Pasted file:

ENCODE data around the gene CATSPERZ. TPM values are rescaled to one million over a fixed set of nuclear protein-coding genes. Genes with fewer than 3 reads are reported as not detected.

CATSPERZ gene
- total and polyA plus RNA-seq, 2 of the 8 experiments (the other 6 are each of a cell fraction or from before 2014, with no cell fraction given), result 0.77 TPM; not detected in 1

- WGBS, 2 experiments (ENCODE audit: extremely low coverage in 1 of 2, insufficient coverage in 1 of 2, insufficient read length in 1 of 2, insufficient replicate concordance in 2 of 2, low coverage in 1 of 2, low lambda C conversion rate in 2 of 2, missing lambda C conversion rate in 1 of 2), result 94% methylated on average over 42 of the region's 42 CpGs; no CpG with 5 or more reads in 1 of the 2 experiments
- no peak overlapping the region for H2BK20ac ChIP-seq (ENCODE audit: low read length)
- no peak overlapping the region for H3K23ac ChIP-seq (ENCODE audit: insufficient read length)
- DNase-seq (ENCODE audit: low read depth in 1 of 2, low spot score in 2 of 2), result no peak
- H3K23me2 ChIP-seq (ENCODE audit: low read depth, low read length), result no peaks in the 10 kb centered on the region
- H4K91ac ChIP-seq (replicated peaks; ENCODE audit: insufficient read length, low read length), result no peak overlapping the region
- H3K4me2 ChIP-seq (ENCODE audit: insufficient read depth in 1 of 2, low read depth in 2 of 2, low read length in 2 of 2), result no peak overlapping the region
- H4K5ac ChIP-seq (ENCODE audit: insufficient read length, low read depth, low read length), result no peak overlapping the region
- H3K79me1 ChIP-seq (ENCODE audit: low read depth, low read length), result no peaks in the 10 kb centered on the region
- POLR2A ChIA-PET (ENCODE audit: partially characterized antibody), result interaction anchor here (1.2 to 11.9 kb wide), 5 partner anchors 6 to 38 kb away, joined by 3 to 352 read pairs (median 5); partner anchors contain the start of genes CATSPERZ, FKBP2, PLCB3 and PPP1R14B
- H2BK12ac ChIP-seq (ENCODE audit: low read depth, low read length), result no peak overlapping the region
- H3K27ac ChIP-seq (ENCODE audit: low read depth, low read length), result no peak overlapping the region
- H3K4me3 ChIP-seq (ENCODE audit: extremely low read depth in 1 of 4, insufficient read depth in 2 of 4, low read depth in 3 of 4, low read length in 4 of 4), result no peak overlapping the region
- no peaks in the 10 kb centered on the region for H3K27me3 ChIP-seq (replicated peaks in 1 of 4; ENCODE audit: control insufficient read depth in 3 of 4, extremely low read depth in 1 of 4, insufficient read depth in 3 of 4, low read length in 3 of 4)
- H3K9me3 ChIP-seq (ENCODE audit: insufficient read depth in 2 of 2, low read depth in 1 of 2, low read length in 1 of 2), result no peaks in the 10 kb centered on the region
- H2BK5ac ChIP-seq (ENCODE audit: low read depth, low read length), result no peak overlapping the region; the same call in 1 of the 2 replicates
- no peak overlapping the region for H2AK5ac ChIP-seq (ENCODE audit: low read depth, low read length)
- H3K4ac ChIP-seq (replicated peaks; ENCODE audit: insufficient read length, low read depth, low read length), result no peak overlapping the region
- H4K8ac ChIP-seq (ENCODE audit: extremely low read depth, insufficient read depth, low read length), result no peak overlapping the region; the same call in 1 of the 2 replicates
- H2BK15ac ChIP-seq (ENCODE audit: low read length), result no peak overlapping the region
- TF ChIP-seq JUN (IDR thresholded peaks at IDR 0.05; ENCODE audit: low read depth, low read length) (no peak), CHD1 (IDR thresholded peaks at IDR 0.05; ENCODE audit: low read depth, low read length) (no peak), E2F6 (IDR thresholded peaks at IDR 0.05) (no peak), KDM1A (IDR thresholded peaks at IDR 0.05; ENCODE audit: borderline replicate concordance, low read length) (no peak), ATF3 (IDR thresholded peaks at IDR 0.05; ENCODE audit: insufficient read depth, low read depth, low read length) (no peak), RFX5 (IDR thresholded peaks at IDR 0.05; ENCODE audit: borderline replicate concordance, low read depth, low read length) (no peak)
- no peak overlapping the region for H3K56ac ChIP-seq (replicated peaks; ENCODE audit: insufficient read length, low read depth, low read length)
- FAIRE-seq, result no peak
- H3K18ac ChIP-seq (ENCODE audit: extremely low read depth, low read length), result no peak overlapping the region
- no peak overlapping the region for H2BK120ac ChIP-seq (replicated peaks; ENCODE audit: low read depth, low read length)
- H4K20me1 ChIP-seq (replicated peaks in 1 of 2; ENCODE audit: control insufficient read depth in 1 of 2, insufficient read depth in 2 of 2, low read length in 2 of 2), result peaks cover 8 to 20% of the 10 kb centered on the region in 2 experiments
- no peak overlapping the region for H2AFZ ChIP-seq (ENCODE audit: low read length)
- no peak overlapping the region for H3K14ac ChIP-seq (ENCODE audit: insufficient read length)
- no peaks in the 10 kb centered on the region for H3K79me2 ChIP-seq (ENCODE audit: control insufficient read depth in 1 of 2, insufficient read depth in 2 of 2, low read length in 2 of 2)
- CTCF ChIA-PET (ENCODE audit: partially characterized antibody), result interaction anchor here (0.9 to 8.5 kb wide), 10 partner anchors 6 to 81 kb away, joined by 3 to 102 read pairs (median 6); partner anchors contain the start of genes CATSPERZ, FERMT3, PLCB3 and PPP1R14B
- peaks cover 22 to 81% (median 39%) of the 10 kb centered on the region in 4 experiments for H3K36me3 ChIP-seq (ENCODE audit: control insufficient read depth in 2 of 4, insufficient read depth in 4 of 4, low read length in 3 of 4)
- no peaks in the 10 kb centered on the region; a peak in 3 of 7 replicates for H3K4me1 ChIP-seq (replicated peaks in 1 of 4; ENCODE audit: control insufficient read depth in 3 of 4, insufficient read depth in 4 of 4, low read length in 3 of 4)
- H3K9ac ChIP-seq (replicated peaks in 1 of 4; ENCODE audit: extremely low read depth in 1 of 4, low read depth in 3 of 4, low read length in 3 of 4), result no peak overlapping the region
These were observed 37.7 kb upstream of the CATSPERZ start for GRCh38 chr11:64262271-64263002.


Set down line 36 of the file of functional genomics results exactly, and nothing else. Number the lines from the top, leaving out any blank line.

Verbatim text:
- H3K9ac ChIP-seq (replicated peaks in 1 of 4; ENCODE audit: extremely low read depth in 1 of 4, low read depth in 3 of 4, low read length in 3 of 4), result no peak overlapping the region